Actually, the whole thesis that availability of guns increases the suicide rate should be pretty to easy to test statistically. Simply look at the incidence of suicide in, say, New York City, where the incidence of gun ownership is extremely low, and the corresponding incidence where it is very high, such as in Pennsylvania or any Rocky Mountain state.

    Of course, one could, I suppose, argue that New Yorkers have far more convincing reasons to want to end it all.

  • ||

    Rats. I was coming here to say the same thing as Windtell re: Japan's suicide rate/gun control.

  • LarryA||

    Look, there are some very depressed people who wouldn't have the courage/follow-through to kill themselves except by using a gun.

    In my experience (handling suicide hotline calls, social work, etc.) it works the opposite. People who consider suicide with a gun know exactly how far they can go. They'll load the gun, cock it, then make the hotline call. People with pills tend to take the pills, then make the call, trusting that if they change their mind someone will get to them in time. For anyone ambivalent about suicide the chances of a fatal error are enormously greater with pills than with a firearm.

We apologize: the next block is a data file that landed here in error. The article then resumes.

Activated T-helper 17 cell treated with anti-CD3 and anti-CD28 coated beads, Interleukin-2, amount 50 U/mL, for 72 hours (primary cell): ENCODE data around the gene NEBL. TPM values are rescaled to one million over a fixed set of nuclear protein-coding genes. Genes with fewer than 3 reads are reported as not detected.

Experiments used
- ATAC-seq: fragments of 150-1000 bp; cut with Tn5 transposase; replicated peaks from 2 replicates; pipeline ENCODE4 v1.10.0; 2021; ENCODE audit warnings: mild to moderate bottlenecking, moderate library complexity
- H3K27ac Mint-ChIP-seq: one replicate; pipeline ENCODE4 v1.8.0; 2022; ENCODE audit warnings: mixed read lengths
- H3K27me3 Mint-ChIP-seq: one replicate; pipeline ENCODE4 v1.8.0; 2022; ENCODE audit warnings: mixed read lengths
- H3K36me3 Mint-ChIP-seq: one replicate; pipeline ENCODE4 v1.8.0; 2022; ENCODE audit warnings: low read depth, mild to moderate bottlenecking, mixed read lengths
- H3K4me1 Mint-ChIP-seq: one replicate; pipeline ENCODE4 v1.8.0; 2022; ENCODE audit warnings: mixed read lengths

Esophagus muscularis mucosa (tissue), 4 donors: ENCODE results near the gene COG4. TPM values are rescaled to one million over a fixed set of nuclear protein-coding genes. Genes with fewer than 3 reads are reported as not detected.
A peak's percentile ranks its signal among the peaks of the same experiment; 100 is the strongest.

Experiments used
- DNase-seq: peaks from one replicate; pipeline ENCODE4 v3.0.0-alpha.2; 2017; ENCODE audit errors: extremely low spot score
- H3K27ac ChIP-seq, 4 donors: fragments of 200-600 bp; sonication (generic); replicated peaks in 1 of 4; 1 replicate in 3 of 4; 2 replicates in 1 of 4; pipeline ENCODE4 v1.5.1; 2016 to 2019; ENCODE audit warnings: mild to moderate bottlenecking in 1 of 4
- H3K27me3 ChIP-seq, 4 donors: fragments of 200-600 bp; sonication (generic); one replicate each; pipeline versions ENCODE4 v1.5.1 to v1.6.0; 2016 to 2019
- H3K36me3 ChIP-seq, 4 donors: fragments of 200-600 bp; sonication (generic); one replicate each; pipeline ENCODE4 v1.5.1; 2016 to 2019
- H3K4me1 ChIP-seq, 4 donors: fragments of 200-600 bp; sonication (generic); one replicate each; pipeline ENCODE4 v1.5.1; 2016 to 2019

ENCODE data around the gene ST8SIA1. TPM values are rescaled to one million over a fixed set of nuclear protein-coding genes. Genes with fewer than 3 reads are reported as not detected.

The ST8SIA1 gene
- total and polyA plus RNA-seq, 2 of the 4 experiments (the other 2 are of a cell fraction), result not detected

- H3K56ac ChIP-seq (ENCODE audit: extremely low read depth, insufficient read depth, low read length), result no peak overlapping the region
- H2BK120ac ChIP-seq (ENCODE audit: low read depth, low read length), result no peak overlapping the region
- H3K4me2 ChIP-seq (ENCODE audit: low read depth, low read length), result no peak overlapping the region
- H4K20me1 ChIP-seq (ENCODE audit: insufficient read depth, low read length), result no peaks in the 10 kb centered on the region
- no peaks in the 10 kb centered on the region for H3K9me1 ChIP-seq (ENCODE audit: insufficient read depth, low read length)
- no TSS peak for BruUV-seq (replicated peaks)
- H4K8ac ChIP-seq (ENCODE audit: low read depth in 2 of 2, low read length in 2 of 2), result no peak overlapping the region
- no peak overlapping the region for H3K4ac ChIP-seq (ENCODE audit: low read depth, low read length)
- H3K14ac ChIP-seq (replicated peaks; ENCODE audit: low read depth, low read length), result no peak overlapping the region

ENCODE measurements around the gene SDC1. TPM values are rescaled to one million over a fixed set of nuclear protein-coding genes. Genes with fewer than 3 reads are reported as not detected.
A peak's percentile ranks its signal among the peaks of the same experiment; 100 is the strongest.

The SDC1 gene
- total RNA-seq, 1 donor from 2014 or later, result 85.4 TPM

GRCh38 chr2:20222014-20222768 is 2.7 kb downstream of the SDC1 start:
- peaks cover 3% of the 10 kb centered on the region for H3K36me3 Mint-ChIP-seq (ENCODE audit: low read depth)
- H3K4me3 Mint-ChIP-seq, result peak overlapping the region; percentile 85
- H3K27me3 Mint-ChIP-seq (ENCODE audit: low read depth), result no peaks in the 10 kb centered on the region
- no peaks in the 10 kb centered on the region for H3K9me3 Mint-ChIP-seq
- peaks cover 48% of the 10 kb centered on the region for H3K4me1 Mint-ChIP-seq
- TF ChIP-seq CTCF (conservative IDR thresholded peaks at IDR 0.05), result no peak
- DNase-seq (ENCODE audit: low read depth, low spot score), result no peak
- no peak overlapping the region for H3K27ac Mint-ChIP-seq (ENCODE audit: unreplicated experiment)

• Think for yourself||

    It appears that none of you has heard of the British coal gas story. I'll give you the gist: when Britain phased out coal gas lines (which had been a popular means of suicide), suicide rates permanently dropped by a third. Lesson being that, in some cases, if you remove the means to suicide, you greatly reduce its incidence. It's actually not common for suicidal people to pursue a subsitute method if the primary method fails.

    If you're curious about this: http://www.nytimes.com/2008/07/06/magazine/06suicide-t.html

    You can't just say, "Oh! Look at Japan and New York with their strict gun laws and high suicide rates!" There are a whole host of factors that play into suicide rates. Do some research on the topic. You might be surprised what you find. The article I listed above is a good jumping off point, if only for the research they cite.

    Also, look at the Duke Ellington / Taft Bridge phenomena: http://query.nytimes.com/gst/fullpage.html?res=9900E3D61E3AF93BA25751C0A9659C8B63&sec=health&spon=&pagewanted=2

  • AKD||

    LarryA,